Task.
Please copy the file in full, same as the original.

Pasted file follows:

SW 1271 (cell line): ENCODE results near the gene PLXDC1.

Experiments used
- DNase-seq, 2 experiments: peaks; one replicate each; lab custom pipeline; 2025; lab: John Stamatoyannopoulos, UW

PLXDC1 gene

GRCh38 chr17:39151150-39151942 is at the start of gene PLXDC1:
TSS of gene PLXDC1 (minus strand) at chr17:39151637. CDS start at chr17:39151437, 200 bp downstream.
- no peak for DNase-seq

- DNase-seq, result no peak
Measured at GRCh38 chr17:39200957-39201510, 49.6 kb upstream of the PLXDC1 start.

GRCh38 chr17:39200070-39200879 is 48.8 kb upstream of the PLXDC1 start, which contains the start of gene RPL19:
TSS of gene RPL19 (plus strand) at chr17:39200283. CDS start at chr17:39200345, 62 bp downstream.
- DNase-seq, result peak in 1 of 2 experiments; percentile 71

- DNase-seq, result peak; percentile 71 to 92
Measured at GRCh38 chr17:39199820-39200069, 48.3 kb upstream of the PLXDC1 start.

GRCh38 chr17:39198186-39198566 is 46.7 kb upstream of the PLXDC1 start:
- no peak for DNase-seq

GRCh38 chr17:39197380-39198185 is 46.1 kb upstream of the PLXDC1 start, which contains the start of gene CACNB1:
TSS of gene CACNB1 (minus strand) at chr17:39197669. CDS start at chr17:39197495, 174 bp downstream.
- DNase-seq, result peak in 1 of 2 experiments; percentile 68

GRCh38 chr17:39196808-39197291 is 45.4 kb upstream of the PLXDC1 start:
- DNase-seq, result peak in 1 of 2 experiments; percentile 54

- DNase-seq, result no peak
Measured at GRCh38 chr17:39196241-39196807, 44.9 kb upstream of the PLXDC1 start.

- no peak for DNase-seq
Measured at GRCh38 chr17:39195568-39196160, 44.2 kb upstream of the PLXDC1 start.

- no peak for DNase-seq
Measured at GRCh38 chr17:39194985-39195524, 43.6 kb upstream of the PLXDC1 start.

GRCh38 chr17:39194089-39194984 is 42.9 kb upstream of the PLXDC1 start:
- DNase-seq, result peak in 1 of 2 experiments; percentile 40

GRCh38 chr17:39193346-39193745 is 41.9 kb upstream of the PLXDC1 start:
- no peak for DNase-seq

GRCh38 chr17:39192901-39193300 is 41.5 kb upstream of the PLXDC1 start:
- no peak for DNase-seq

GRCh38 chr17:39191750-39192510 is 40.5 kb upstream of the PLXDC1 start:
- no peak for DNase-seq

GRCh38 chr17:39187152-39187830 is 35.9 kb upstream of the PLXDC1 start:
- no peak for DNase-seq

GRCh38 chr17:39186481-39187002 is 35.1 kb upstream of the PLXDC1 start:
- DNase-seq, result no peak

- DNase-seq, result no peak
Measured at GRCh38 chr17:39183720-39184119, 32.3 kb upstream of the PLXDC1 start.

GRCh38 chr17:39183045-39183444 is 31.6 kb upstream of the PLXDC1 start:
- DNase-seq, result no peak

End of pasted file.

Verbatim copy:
SW 1271 (cell line): ENCODE results near the gene PLXDC1.

Experiments used
- DNase-seq, 2 experiments: peaks; one replicate each; lab custom pipeline; 2025; lab: John Stamatoyannopoulos, UW

PLXDC1 gene

GRCh38 chr17:39151150-39151942 is at the start of gene PLXDC1:
TSS of gene PLXDC1 (minus strand) at chr17:39151637. CDS start at chr17:39151437, 200 bp downstream.
- no peak for DNase-seq

- DNase-seq, result no peak
Measured at GRCh38 chr17:39200957-39201510, 49.6 kb upstream of the PLXDC1 start.

GRCh38 chr17:39200070-39200879 is 48.8 kb upstream of the PLXDC1 start, which contains the start of gene RPL19:
TSS of gene RPL19 (plus strand) at chr17:39200283. CDS start at chr17:39200345, 62 bp downstream.
- DNase-seq, result peak in 1 of 2 experiments; percentile 71

- DNase-seq, result peak; percentile 71 to 92
Measured at GRCh38 chr17:39199820-39200069, 48.3 kb upstream of the PLXDC1 start.

GRCh38 chr17:39198186-39198566 is 46.7 kb upstream of the PLXDC1 start:
- no peak for DNase-seq

GRCh38 chr17:39197380-39198185 is 46.1 kb upstream of the PLXDC1 start, which contains the start of gene CACNB1:
TSS of gene CACNB1 (minus strand) at chr17:39197669. CDS start at chr17:39197495, 174 bp downstream.
- DNase-seq, result peak in 1 of 2 experiments; percentile 68

GRCh38 chr17:39196808-39197291 is 45.4 kb upstream of the PLXDC1 start:
- DNase-seq, result peak in 1 of 2 experiments; percentile 54

- DNase-seq, result no peak
Measured at GRCh38 chr17:39196241-39196807, 44.9 kb upstream of the PLXDC1 start.

- no peak for DNase-seq
Measured at GRCh38 chr17:39195568-39196160, 44.2 kb upstream of the PLXDC1 start.

- no peak for DNase-seq
Measured at GRCh38 chr17:39194985-39195524, 43.6 kb upstream of the PLXDC1 start.

GRCh38 chr17:39194089-39194984 is 42.9 kb upstream of the PLXDC1 start:
- DNase-seq, result peak in 1 of 2 experiments; percentile 40

GRCh38 chr17:39193346-39193745 is 41.9 kb upstream of the PLXDC1 start:
- no peak for DNase-seq

GRCh38 chr17:39192901-39193300 is 41.5 kb upstream of the PLXDC1 start:
- no peak for DNase-seq

GRCh38 chr17:39191750-39192510 is 40.5 kb upstream of the PLXDC1 start:
- no peak for DNase-seq

GRCh38 chr17:39187152-39187830 is 35.9 kb upstream of the PLXDC1 start:
- no peak for DNase-seq

GRCh38 chr17:39186481-39187002 is 35.1 kb upstream of the PLXDC1 start:
- DNase-seq, result no peak

- DNase-seq, result no peak
Measured at GRCh38 chr17:39183720-39184119, 32.3 kb upstream of the PLXDC1 start.

GRCh38 chr17:39183045-39183444 is 31.6 kb upstream of the PLXDC1 start:
- DNase-seq, result no peak